When my husband and I sat down to brainstorm a list of things we wanted to focus on and accomplish this year, it was a long list. It could’ve quickly became overwhelming. As I was categorizing the list, I noticed a theme. While there was quite a lot there–from gardening to health, travel and writing–they all could be described as rhythms. They weren’t particularly new things we were adding to our lives. They were already there in some part, but the consistency in which we practiced them was out of sync.
We’d work on the garden when it’s warm and things were growing. But forget weeding in the fall, pruning in the winter, or starting seeds in February. We’d tackle house projects with ferocious abandon every few months and then be wiped out in exhaustion and not touch another project for a few months (we’re renovating our 102-year-old farmhouse, Hiraeth). We’d eat healthy without feeling restricted and then have a busy season and fall back to quick foods that aren’t always the best. We’d workout when the weather or sleep was good, but if it rained, was 20*, or didn’t get into bed unitl 2am…oh well. I’d have a few weeks of doing my morning pages and get in a little writing, then miss miss writing for weeks or months at a time other than a few lengthy Instagram posts.
It wasn’t that we were looking to add anything new to our lives, but trying to figure out how to handle what was is already there.
That’s the what we’re looking for. A cadence, a regular pattern to all the areas of our life.
It makes sense. I’ve talked and read enough about the importance of rhythms and routines in conjunction with home educating and raising kids, but somehow those fall by the wayside when it comes to house projects, travel, spiritual disciplines, or community. Generally, we’d remember we want to do these things, realize we haven’t done them as we ought or desired, and then made immediate plans to do them that week or month. Unable to keep the momentum with these plans, we’d wear ourselves out and fall into old habits again.
We made plans without looking toward how we could support and sustain them day to day, week to week, month to month. And really, isn’t that the hardest part? Realizing that this goal I want to accomplish and see in our lives, whether it’s 2-3 camping trips a year or doing a prayer of examen each night will take time, planning, and commitment. It’s not enough to just have the desire, but to be disciplined to do the work.
I began to realize the language of rhythms is self-discipline in disguise.
What we do little by little, becomes the disciplines of our days and lives. But those disciplines don’t exist unless we attend to them day by day (or whatever pattern is necessary for the individual goal). So I’ve made charts and routine calendars and am slowly refining the disciplines of habit in my life.
Two months into the year, I see areas of progress and areas in need of growth. I’m able to identify triggers that send my daily and weekly rhythms out of sync. For me, the main triggers are lack of sleep, getting sucked scrolling the internet, and worrying about what others think of me. It’s the truth and a terrible trifecta. I’ve noticed worry (which in relation to others, for me, is a mask of insecurity and fear) will steam roll any day. I can wake up fine, be focused, joyful, content, but seeing one thing on the internet, having a child not respond well (triggering my insecurity and fears as a parent), or wondering about a situation can send my mind spiraling out of control. That worry moves me to inaction.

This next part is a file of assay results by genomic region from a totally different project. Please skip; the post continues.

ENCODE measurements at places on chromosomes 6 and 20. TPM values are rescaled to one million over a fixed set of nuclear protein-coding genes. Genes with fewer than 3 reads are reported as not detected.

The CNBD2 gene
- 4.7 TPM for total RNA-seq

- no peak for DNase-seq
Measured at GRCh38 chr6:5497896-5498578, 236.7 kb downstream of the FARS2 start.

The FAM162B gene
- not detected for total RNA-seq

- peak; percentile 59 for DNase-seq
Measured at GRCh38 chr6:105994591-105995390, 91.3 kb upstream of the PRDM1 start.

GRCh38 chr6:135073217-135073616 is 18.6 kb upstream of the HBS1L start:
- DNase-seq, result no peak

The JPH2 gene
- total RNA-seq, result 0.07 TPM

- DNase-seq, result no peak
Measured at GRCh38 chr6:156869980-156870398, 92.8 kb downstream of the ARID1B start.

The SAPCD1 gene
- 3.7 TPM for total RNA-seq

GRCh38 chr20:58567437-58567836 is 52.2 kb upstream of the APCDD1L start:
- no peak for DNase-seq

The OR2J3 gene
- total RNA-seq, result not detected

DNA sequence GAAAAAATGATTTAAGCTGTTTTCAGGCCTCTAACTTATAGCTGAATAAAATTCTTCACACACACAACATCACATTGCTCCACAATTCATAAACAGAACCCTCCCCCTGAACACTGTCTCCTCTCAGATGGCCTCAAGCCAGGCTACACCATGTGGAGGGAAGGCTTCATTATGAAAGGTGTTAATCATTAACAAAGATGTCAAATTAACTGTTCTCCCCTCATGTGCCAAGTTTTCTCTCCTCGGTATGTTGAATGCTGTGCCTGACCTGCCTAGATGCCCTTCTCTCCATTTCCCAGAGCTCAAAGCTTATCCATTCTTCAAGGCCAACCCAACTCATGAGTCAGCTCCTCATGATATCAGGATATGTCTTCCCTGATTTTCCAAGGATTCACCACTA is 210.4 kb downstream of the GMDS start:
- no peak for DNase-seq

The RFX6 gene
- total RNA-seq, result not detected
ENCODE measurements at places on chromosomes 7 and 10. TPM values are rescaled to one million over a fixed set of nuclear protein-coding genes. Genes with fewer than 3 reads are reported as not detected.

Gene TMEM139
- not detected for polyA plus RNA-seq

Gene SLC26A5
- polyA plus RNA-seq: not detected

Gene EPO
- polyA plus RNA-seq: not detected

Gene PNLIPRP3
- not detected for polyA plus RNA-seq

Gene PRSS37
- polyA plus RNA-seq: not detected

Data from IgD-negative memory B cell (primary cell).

Instead of taking those thoughts captive and putting them to the test of the truth of Christ, confessing the fears and insecurity, or even just stopping to pray and confess my need for Jesus right then and there, I will let those control my day. I will follow whatever current those sins (because that’s what they are) take me, tumbling head over heels knowing I need to grab onto something to moor me.
But at the same time finding a twisted pleasure in my own fears and insecurities, as if whatever I’m turning over in my head is justification for me to wallow in these sins. I’ve earned feeling this way, because of what I’ve read, feel, saw, fear, or how I’ve been responded to. I allow my unhealthy reactions to toss me instead of shaking them off as the hindrances they are and pursuing the good before me. How it messes with my entire day!
Then when I realize it’s noon and I’ve been “Woe is me!” for half the day (or more), I beat myself on the back and pick up perfectionism to try to get back on track, check off the to do list, rearrange things, and berate myself (and often the kids) for why things aren’t going smoothly and the important things aren’t getting done. When the problem wasn’t those things to begin with. It can’t be blamed on lack of sleep, the internet existing, or not knowing everything people think, but in how I choose to respond to those things–whether I choose to trust Jesus and follow his way or my own. Can we just say fighting sin with sin never works?
So what two months of 2019 has taught me is this:
The rhythms of the outer life are helped or hindered by the rhythms, or self-discipline, of the inner life.
Whether or not we actually plan those camping trips, tend to the garden weekly, keep the laundry under control, or I hit the 500 word count each day is not so much the goal. I desire and hope for those. I want to see their fruits. But what is being revealed is I still need Christ. Every second. Every day. I need the rhythm of the Spirit within me propelling me to consider what is true, noble, worthy, lovely and cultivate in me love, joy, peace, patience, kindness, goodness, faithfulness, gentleness, and self-control. The rhythms of the Spirit. As I walk in those, abiding in Christ and bearing the family resemblance in imaging the Father, I can’t help but think the old distractions will pass away and new rhythms will come.